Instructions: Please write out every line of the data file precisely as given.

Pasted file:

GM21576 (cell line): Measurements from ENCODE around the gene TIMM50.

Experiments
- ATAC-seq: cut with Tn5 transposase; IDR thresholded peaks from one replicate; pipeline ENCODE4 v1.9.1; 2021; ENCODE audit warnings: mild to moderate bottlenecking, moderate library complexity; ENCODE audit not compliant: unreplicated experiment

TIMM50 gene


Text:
GM21576 (cell line): Measurements from ENCODE around the gene TIMM50.

Experiments
- ATAC-seq: cut with Tn5 transposase; IDR thresholded peaks from one replicate; pipeline ENCODE4 v1.9.1; 2021; ENCODE audit warnings: mild to moderate bottlenecking, moderate library complexity; ENCODE audit not compliant: unreplicated experiment

TIMM50 gene